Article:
These two issues of Thor are part of a larger story called “The Black Galaxy Saga,” in which the God of Thunder is called to… well, you know… in response to the latest scheme of the High Evolutionary. The story began in issue #419, where a Replicoid was sent by the Celestials to gather Thor, but before they could finish their discussion, they were ambushed by Stellaris, “the Celestial Slayer.” This causes a ruckus sufficient to attract the notice of the Avengers, which is where we come in.
In fact, based on the first page of issue #420, you might wonder whose book this is if it weren’t for the logo at the top.
He could have simply said “excuse me,” but no.
“I would have stuck the landing, too, if it wasn’t for that pesky Green Lantern… I mean, Yellow Lantern… I mean Quasar.”
Once Quasar gets Cap to Peggy Carter’s desk for the news, we see our Avengers team for this story, with Sersi in both flirty and condescending mode.
Cap orders the team to the scene, unaware that the Avenger he asks Peggy to contact is already in the middle of it.
When the Avengers arrive, Stellaris is bearing down on Thor and the Replicoid, until Cap gets his attention…
…and recommends caution to the rest of the team, including the designated suck-up.
In case there were any doubt, Stellaris lets the Replicoid know why he’s called the Celestial Slayer, and Cap shows he is never one to abandon an effective tactic…
…before lecturing Stellaris on the sanctity of life and the problem with “justified” murder.
(It’s always nice to see the little Kirby touches throughout Ron Frenz and Joe Sinnott’s art, such as Cap’s spread-legged leap in the last panel above.)
Stellaris didn’t appreciate Cap’s first lesson, but nonetheless our hero delivers another in explanation of his effective judo skills.
After Quasar stops Stellaris from escaping, the Avengers surround him, and the main character of the book gets to give the team battle cry. (Hey, I don’t make the rules.)
The Replicoid serves up a dose of realism—which really brings the mood down, if you ask me—and implores Thor to leave with Hercules (his current roommate) for the Black Galaxy, before being killed by Stellaris. Thor is enraged with vengeance, which Cap would normally argue against, but we can assume he realizes it wouldn’t work with Thor in his current state of mind.
We see in issue #421 that Stellaris left to find Hercules, who is at the apartment of Eric Masterson (Thor’s current human form), protecting Eric’s son Kevin, who is very impressed at the sight of Captain America (after just realizing that his dad’s pal “Harry Cleese” is actually Hercules—what a day for Kevin!).
Even in Thor’s book, Kevin gives Cap first billing, while Sersi shares our appreciation for his virtues (in her own way).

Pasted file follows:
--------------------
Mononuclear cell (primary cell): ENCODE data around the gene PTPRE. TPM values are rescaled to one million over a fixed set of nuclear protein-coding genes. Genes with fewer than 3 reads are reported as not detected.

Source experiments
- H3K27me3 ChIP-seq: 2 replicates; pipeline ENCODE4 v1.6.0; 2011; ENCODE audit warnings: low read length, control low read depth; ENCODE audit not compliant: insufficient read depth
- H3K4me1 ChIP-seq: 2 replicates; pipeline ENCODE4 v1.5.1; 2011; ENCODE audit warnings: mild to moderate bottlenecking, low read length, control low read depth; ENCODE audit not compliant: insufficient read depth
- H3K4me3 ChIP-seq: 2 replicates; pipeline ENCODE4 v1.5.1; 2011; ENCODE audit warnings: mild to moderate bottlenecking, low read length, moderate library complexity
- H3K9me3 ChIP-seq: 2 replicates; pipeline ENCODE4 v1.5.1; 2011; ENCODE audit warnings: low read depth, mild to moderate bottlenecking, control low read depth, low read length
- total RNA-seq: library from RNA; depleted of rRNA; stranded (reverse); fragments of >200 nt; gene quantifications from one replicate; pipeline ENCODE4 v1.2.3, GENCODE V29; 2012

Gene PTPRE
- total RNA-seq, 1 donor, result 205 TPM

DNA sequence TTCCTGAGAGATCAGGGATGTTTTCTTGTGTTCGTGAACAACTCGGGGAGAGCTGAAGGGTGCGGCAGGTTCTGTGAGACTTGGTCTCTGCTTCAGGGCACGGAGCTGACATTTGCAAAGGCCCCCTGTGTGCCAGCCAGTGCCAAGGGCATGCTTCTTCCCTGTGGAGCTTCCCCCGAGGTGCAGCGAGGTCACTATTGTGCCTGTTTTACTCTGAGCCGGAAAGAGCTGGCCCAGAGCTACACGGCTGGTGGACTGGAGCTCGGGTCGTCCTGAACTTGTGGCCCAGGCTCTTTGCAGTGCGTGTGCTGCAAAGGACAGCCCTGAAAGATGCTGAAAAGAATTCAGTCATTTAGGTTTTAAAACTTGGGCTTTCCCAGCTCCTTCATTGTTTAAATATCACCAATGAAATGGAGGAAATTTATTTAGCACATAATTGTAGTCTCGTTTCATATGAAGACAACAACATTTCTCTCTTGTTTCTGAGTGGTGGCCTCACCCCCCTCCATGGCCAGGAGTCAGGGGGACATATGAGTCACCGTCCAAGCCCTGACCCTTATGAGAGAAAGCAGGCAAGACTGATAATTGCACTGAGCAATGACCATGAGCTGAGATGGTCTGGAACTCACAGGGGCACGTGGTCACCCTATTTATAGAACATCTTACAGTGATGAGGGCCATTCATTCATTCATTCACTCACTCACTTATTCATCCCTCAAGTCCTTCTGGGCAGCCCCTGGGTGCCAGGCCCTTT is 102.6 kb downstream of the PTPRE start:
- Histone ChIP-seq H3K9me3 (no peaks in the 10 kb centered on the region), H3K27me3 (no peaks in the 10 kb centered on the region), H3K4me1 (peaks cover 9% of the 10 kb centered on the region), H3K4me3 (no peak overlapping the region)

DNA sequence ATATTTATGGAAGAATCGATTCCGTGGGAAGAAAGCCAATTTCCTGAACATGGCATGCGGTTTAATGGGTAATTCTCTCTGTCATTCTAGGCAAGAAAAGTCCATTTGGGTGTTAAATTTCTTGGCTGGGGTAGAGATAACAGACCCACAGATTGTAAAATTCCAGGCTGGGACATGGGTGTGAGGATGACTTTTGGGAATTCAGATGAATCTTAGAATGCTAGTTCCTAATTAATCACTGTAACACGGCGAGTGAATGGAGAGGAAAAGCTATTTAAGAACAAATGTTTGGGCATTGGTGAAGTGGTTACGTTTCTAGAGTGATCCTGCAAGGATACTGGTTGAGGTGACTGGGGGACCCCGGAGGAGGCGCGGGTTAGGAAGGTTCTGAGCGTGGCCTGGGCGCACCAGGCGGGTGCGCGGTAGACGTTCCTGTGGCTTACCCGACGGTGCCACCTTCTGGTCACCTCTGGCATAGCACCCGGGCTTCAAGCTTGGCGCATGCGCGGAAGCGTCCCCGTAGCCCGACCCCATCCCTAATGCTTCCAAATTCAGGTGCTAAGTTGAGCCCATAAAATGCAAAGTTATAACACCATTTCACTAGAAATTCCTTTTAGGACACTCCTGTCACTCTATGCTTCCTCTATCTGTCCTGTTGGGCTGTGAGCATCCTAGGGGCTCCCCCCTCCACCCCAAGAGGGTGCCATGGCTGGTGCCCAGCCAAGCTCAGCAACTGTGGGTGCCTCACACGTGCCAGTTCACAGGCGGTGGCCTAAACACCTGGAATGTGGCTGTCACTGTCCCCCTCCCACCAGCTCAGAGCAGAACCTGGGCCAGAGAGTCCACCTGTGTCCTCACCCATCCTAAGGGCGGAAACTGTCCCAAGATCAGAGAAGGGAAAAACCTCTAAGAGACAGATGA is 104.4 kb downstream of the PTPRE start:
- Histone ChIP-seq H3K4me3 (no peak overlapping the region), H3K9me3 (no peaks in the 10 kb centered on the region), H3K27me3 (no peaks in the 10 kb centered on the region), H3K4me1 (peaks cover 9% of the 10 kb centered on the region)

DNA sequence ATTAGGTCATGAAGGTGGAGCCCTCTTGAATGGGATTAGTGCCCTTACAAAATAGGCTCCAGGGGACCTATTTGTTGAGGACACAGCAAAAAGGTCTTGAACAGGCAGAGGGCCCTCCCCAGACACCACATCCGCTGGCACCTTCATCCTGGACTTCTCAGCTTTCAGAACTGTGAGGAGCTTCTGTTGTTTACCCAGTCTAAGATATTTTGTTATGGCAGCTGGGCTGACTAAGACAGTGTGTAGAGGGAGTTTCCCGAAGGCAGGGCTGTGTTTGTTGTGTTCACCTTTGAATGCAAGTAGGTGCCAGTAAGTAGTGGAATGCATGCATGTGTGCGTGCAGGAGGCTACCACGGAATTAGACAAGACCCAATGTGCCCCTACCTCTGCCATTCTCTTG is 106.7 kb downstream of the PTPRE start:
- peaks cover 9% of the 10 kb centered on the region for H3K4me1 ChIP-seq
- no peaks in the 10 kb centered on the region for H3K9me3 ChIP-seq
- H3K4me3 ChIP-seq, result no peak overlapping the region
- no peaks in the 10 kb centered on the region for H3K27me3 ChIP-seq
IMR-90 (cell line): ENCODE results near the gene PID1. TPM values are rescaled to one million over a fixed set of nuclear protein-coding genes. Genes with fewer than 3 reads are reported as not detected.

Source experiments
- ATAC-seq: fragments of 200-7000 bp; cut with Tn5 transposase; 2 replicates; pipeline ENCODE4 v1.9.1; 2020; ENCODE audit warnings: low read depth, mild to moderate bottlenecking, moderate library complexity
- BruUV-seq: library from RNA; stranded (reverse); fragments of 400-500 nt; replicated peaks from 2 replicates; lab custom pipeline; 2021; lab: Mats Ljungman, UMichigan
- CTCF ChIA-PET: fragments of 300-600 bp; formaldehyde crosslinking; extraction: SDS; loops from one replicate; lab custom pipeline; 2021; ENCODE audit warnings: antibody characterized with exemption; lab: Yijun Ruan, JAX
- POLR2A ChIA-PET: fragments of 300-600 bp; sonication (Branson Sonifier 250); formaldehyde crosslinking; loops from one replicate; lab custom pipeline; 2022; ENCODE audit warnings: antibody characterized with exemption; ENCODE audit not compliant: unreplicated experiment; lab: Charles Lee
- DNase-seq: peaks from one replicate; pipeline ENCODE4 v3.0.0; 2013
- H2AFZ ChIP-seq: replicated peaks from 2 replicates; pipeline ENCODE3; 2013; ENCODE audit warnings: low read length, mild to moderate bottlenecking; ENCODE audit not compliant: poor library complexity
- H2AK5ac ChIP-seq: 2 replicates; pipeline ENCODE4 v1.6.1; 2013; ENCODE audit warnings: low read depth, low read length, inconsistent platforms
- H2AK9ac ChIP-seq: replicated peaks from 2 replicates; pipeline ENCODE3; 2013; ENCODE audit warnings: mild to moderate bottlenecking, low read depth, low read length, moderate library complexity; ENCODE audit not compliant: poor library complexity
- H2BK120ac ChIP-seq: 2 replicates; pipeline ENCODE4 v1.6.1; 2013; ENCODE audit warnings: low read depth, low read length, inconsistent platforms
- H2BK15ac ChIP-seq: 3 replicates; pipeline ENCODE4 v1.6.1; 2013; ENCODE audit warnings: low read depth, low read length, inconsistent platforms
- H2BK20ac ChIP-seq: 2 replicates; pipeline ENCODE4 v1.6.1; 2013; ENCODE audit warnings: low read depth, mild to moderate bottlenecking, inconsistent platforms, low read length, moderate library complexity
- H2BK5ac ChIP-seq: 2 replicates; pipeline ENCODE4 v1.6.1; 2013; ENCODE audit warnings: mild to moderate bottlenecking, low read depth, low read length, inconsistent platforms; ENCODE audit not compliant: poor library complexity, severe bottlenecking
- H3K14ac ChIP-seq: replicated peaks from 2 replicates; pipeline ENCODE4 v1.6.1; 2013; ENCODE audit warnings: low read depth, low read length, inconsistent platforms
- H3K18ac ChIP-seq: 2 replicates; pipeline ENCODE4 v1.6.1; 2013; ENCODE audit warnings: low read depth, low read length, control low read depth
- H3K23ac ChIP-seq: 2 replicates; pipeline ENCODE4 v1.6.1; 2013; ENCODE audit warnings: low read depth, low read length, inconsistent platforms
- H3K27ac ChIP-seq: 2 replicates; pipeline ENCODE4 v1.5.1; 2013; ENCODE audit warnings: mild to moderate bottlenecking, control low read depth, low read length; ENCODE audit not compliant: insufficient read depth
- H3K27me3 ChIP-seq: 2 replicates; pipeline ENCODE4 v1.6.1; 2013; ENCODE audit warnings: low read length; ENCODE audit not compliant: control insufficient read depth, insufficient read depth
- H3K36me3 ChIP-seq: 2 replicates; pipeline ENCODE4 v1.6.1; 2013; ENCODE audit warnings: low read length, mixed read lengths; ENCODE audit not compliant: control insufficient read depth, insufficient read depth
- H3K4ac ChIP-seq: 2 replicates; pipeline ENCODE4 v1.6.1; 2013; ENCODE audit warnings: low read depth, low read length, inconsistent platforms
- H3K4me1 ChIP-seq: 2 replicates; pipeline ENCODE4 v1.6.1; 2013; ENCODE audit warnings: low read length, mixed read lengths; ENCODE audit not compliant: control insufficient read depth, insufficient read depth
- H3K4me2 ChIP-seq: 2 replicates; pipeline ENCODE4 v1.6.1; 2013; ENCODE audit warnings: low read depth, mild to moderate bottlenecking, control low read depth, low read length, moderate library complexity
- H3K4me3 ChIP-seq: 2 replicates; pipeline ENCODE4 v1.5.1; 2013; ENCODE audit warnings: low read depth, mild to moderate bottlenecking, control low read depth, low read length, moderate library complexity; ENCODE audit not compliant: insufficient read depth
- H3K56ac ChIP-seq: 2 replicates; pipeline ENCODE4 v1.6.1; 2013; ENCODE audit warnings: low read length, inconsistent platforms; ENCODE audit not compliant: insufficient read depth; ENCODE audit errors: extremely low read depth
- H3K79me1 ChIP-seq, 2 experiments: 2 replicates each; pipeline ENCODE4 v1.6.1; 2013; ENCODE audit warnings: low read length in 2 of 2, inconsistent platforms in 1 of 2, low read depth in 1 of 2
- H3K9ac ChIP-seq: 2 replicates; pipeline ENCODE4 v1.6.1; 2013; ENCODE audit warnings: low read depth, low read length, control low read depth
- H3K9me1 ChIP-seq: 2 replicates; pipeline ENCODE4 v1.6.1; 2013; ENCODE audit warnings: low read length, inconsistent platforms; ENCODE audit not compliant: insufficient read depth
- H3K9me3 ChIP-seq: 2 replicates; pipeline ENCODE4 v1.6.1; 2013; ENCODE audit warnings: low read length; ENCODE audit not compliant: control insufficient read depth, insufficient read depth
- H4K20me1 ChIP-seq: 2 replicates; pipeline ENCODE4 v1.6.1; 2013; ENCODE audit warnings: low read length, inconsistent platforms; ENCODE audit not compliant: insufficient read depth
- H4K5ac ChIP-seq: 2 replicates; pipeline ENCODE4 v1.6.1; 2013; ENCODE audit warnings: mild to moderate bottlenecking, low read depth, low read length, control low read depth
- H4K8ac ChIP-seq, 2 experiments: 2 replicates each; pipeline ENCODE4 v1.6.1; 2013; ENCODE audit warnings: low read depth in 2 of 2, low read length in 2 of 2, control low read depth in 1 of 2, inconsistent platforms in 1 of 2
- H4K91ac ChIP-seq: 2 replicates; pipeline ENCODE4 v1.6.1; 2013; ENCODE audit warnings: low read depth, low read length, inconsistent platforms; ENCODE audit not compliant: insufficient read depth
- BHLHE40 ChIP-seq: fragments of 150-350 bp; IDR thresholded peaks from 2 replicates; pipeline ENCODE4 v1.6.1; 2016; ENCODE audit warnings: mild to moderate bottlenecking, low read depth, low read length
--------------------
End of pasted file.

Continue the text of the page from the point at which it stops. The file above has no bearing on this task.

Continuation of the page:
She does, however, manage to slow Stellaris long enough for Thor to reclaim center stage…
…and to tell his fellow Avengers (and Hercules) that this is a fight Thor must fight alone, which Cap endorses (especially after Thor made sure innocent citizens were protected).
After Thor manages to defeat Stellaris, he discovers he made a flawed assumption, which his foe had banked on. More important, she makes a threat that can only prompt one response from Captain America—which he firmly asserts to Thor (using the “voice that can command a god“).
But when Cap offers the Avengers’ assistance in tracking Stellaris, Thor puts his foot down, which Cap accepts, sensing once again that now is not the time to fight his old friend.
While Cap says goodbye to Kevin the only way he can, we see what was bothering the God of Thunder: Eric Masterson has been locked in a custody battle with his ex-wife, and he now realizes he has to relinquish his parental claim to Kevin so he can go to the Black Galaxy as Thor.
Later, in Eric’s apartment, we see a very touching scene of a father having to say goodbye to his son…
…and a friend providing comfort when it is sorely needed.
Thor (vol. 1) #420, early August 1990, “If Death Be My Destiny”: Tom DeFalco (writer), Ron Frenz (pencils), Joe Sinnott (inks), George Roussos (colors), Michael Heisler (letters). More details at Marvel Database.
Thor (vol. 1) #421, late August 1990, “…And If Men Are Gods…”: Tom DeFalco (writer), Ron Frenz (pencils), Joe Sinnott (inks), George Roussos (colors), Michael Heisler (letters). More details at Marvel Database.
Both collected in: Thor Epic Collection: The Black Galaxy and Thor: Black Galaxy Saga
ALSO THIS MONTH: Captain America #374, Avengers #320, Daredevil #283, Captain America #375, and Avengers #321 (August 1990)
I definitely think it’s unfortunate DeFalco & Frenz never had a stint on the Captain America series. They obviously liked the character considering how often they had him appear in Thor and Thunderstrike.